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Petitioners - Appellees,

No. 98-3121

(D. Kansas)


(D.C. No. 97-CV-1525)


Respondent - Appellant.


Before ANDERSON, McKAY, and LUCERO, Circuit Judges.

After examining the briefs and appellate record, this panel has determined unanimously that oral argument would not materially assist the determination of this appeal. See Fed. R. App. P. 34(a); 10th Cir. R. 34.1.9. The case is therefore ordered submitted without oral argument.

Ivan G. Carney, appearing pro se,(1) appeals the district court's order enforcing an Internal Revenue Service ("IRS") summons. He contends that the district court erred in concluding that he was not entitled to invoke a blanket Fifth Amendment privilege against producing any of the "books, records and other data" requested in the summons. We exercise jurisdiction pursuant to 28 U.S.C. § 1291(2) and affirm.


The facts are undisputed. On August 22, 1997, IRS agent Kirk Allinger issued an administrative summons(3) to Carney, which required Carney to appear to give testimony and to bring with him certain books, papers, records, and other data relating to Carney's chiropractic clinics and rental properties for 1994 and 1995. When Carney failed to appear on the date specified in the summons, the government filed a petition in the United States District Court for the District of Kansas to enforce the summons. Carney's counsel filed an answer to the petition which stated that Carney "invokes his Fifth Amendment privilege against self-incrimination, and asserts that for him to disclose the information sought by the IRS would expose him to prosecution for a tax crime." Appellee's Br. at 4. The case was referred to a magistrate judge, who recommended that the summons be enforced. R. Vol. I, Tab 9. On the same day, the district court adopted the magistrate judge's recommendation. Id., Tab 10. Carney then filed objections to the magistrate judge's recommendation, and he also filed a motion for reconsideration. Id., Tabs 11, 12. In those filings, Carney did not contest any of the court's factual findings, but rather he asserted errors in legal interpretation respecting his claim of a Fifth Amendment privilege against self incrimination, and he complained that the government was engaged in a "fishing expedition." On April 7, 1998, the district court specifically rejected Carney's blanket Fifth Amendment claim and denied his motion for reconsideration. Id., Tab 16.


We review the district court's order enforcing the IRS summons for clear error. United States v. Coopers & Lybrand, 550 F.2d 615, 620 (10th Cir. 1977); see also United States v. Saunders, 951 F.2d 1065, 1066 (9th Cir. 1991). As noted, Carney did not object to the magistrate judge's factual findings which the district court adopted regarding the government's prima facie showing below. Therefore, although he advances certain arguments on appeal related to whether the government followed the appropriate administrative steps, we deem those arguments waived. Walker v. Mather (In re Walker), 959 F.2d 894, 896 (10th Cir. 1992). Thus, the only point which Carney has properly preserved for our consideration is whether, and to what extent, he is entitled to invoke a Fifth Amendment right against self-incrimination.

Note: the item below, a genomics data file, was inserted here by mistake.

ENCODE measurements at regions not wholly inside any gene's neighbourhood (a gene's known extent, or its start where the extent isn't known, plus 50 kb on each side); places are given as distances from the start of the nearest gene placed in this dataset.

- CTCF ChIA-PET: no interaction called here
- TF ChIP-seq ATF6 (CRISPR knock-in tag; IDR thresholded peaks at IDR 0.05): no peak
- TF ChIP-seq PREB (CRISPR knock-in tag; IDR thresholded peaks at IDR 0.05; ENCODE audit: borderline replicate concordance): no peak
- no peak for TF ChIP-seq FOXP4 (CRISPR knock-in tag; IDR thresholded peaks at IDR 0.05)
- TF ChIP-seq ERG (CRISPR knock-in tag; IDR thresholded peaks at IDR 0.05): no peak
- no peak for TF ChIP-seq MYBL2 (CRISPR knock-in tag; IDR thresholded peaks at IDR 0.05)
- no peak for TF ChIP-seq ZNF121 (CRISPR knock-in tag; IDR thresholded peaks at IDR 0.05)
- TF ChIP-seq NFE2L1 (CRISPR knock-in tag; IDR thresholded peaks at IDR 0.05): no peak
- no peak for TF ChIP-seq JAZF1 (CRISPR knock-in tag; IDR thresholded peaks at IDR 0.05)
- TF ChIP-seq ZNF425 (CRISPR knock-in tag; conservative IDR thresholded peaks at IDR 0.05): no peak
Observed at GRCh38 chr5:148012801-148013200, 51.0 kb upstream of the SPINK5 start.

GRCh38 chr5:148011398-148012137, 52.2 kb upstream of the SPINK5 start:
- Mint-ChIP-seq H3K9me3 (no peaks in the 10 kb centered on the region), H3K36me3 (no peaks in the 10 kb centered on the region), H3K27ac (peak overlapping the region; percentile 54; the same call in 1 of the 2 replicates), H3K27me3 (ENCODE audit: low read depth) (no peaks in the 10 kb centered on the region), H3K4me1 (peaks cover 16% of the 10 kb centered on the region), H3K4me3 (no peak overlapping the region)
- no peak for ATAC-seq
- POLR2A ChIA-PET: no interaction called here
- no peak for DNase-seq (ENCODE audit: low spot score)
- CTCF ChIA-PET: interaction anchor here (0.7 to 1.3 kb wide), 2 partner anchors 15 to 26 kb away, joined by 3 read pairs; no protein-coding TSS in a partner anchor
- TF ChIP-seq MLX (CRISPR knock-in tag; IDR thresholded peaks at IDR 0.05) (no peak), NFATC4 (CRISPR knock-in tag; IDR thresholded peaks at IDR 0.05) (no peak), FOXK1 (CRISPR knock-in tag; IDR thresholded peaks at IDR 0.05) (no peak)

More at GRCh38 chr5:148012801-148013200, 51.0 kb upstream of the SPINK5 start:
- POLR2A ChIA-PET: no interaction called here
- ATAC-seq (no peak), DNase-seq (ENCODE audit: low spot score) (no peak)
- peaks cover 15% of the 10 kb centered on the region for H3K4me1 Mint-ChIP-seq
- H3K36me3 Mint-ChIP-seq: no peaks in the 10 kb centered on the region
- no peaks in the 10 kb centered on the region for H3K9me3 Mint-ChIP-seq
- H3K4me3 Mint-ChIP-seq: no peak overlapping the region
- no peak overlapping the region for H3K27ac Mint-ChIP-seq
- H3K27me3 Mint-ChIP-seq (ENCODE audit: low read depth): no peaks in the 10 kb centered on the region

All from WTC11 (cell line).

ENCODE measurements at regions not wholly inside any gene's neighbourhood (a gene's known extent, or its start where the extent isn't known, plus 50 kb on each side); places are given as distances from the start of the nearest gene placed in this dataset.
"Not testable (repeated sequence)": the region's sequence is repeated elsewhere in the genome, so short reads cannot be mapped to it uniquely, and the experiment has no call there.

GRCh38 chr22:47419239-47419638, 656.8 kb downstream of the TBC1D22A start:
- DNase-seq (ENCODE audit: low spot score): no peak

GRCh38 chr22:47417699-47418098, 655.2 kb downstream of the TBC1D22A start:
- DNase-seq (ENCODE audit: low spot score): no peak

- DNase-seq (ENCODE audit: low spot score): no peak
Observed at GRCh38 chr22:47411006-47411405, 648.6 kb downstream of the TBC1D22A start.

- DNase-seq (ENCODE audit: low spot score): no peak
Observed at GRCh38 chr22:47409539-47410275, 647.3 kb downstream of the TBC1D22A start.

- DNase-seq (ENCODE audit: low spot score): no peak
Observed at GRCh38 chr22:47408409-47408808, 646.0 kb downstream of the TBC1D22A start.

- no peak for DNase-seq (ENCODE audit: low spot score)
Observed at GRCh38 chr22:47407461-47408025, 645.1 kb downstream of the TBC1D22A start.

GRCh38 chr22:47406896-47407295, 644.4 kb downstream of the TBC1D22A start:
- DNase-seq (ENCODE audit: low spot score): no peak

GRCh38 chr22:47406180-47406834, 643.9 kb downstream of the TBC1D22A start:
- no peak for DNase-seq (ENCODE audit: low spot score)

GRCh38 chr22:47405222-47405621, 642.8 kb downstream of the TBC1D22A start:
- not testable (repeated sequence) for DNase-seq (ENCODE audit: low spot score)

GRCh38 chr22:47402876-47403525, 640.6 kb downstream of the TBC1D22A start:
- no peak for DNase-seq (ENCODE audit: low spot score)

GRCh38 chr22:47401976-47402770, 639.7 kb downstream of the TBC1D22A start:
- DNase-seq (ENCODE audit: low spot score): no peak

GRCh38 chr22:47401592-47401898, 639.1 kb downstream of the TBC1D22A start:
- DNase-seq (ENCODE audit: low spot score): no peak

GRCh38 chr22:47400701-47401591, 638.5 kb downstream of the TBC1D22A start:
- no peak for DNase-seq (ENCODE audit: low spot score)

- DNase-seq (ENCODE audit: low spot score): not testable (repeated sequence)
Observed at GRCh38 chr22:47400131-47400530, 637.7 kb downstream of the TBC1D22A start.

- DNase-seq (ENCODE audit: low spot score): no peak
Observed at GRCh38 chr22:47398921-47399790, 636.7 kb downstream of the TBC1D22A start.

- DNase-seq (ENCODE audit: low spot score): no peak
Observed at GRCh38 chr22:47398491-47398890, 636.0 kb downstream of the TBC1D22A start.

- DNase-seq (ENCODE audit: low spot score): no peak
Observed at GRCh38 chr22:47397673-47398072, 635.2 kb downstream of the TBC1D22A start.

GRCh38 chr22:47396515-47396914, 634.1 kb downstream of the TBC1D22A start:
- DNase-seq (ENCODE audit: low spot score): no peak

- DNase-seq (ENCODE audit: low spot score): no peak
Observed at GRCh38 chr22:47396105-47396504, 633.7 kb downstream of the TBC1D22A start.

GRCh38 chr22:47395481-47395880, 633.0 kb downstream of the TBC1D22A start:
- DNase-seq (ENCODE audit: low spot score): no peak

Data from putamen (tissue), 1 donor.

In a very similar case involving an IRS administrative summons, we held that a taxpayer may not claim a Fifth Amendment privilege against self incrimination through a generalized, blanket assertion. United States v. Schmidt, 816 F.2d 1477, 1482 (10th Cir. 1987); accord United States v. Argomaniz, 925 F.2d 1349, 1353 n.8, 1356 (11th Cir. 1991). Rather, to properly invoke the privilege, the taxpayer must comply with the summons by appearing and by asserting the privilege on a document-by-document basis. Schmidt, 816 F.2d at 1482. Moreover, assertion of the privilege is personal to the taxpayer and may not be properly invoked by taxpayer's counsel. Id. at 1481 n.3. Accordingly, we conclude that the district court properly rejected Carney's blanket assertion of his

Fifth Amendment privilege.



Stephen H. Anderson

Circuit Judge

Click footnote number to return to corresponding location in the text.

*.This order and judgment is not binding precedent, except under the doctrines of law of the case, res judicata, and collateral estoppel. The court generally disfavors the citation of orders and judgments; nevertheless, an order and judgment may be cited under the terms and conditions of 10th Cir. R. 36.3.

1.Carney was represented by counsel in all substantive filings in the district court. However, Carney's counsel withdrew prior to the contempt hearing which was scheduled pursuant to the court's ruling on the merits of the government's petition, and Carney has since represented himself. Appellant's Br. at 2.

2.See United States v. Jose, 519 U.S. 54, 57, 117 S. Ct. 463, 465 (1996) (noting that an order enforcing an IRS summons is final and appealable).

3.Although both parties refer repeatedly to the summons, neither it, nor the government's petition, nor Carney's answer, has been transmitted as part of the record on appeal. Inasmuch as both parties rely on these documents in their arguments, we have sua sponte supplemented the record on appeal to correct the parties' apparent oversight in record designation. See Cox v. United States, 881 F.2d 893, 894 n.1 (10th Cir. 1989); see also Fed. R. App. P. 10(e).

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